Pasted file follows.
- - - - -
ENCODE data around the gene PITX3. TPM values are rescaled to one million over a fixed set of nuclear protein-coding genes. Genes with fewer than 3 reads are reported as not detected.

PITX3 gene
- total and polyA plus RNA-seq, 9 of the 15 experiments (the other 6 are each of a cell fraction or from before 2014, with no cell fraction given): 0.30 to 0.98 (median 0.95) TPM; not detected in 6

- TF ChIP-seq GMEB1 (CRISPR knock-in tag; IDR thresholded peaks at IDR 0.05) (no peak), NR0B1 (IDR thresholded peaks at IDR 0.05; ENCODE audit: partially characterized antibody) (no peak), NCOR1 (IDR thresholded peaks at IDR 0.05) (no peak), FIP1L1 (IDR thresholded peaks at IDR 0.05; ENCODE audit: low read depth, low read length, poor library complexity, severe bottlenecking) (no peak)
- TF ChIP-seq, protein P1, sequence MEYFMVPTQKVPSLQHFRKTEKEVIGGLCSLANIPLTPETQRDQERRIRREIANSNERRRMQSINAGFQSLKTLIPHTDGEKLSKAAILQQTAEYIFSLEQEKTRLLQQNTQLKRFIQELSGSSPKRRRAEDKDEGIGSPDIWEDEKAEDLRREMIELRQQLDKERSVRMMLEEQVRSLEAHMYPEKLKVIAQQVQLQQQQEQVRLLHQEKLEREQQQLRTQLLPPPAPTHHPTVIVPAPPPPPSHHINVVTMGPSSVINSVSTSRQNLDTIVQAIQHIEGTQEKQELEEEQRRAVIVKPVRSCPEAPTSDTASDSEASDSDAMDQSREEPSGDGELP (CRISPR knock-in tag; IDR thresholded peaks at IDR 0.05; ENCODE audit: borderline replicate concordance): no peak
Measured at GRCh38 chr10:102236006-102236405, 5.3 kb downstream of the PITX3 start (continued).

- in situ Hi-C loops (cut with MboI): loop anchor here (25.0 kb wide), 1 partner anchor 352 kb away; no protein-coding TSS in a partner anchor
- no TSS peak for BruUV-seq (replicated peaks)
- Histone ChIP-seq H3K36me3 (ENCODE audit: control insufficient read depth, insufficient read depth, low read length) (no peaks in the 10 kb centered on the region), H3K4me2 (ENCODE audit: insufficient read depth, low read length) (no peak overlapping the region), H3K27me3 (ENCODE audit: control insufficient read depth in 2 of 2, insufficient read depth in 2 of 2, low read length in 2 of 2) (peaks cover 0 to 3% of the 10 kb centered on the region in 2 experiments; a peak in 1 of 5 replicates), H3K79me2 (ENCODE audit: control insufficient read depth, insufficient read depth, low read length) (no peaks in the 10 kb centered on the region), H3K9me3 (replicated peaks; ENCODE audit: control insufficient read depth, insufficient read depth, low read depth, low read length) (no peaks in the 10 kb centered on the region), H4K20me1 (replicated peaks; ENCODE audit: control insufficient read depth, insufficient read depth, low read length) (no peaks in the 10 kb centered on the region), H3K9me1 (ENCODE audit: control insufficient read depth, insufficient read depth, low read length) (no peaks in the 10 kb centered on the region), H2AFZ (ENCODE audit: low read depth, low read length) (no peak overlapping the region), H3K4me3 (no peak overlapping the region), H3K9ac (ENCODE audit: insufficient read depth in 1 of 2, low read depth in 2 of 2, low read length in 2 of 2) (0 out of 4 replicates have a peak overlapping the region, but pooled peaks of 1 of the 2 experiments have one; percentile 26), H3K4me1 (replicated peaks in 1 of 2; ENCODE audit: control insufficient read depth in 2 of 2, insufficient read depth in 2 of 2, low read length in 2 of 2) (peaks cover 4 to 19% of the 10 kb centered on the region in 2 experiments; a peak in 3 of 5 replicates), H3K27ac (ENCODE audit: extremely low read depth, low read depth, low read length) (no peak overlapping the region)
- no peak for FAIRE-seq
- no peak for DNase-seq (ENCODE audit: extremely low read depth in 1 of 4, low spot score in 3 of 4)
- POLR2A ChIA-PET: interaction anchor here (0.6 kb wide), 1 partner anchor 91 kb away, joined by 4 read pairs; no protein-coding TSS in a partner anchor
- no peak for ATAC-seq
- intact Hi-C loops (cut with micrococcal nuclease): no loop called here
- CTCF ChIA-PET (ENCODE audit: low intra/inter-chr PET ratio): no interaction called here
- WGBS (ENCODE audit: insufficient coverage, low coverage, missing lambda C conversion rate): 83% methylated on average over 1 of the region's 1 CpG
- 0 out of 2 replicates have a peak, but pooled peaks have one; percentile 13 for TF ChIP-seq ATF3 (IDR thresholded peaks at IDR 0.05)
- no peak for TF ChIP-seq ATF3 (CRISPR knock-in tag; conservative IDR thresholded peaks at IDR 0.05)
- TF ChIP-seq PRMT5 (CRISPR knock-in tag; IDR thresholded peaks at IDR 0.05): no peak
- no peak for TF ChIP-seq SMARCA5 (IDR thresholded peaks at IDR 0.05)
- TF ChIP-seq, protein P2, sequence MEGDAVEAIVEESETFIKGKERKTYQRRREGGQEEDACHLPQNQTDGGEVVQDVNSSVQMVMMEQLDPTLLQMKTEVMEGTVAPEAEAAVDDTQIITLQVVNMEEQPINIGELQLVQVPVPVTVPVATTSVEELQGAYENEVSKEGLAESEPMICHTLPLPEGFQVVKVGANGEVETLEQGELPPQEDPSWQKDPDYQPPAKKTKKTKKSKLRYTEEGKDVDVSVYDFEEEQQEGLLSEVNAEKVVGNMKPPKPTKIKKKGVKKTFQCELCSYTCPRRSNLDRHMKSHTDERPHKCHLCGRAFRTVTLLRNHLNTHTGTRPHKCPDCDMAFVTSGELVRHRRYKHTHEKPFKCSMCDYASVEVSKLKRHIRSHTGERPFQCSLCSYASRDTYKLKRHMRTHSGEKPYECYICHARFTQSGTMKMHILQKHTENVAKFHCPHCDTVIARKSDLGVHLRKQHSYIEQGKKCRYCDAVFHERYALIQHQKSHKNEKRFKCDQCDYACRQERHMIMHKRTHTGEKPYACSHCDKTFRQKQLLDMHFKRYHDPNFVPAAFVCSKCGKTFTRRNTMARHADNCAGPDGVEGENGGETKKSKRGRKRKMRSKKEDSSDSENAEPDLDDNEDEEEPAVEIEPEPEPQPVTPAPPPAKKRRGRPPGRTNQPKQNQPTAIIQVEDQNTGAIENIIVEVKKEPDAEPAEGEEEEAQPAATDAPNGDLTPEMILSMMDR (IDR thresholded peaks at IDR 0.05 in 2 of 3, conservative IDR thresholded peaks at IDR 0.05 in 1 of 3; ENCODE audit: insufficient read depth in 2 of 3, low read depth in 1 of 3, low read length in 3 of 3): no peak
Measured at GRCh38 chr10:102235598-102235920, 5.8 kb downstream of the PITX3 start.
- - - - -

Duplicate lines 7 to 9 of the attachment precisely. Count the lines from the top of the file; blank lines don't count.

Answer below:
- in situ Hi-C loops (cut with MboI): loop anchor here (25.0 kb wide), 1 partner anchor 352 kb away; no protein-coding TSS in a partner anchor
- no TSS peak for BruUV-seq (replicated peaks)
- Histone ChIP-seq H3K36me3 (ENCODE audit: control insufficient read depth, insufficient read depth, low read length) (no peaks in the 10 kb centered on the region), H3K4me2 (ENCODE audit: insufficient read depth, low read length) (no peak overlapping the region), H3K27me3 (ENCODE audit: control insufficient read depth in 2 of 2, insufficient read depth in 2 of 2, low read length in 2 of 2) (peaks cover 0 to 3% of the 10 kb centered on the region in 2 experiments; a peak in 1 of 5 replicates), H3K79me2 (ENCODE audit: control insufficient read depth, insufficient read depth, low read length) (no peaks in the 10 kb centered on the region), H3K9me3 (replicated peaks; ENCODE audit: control insufficient read depth, insufficient read depth, low read depth, low read length) (no peaks in the 10 kb centered on the region), H4K20me1 (replicated peaks; ENCODE audit: control insufficient read depth, insufficient read depth, low read length) (no peaks in the 10 kb centered on the region), H3K9me1 (ENCODE audit: control insufficient read depth, insufficient read depth, low read length) (no peaks in the 10 kb centered on the region), H2AFZ (ENCODE audit: low read depth, low read length) (no peak overlapping the region), H3K4me3 (no peak overlapping the region), H3K9ac (ENCODE audit: insufficient read depth in 1 of 2, low read depth in 2 of 2, low read length in 2 of 2) (0 out of 4 replicates have a peak overlapping the region, but pooled peaks of 1 of the 2 experiments have one; percentile 26), H3K4me1 (replicated peaks in 1 of 2; ENCODE audit: control insufficient read depth in 2 of 2, insufficient read depth in 2 of 2, low read length in 2 of 2) (peaks cover 4 to 19% of the 10 kb centered on the region in 2 experiments; a peak in 3 of 5 replicates), H3K27ac (ENCODE audit: extremely low read depth, low read depth, low read length) (no peak overlapping the region)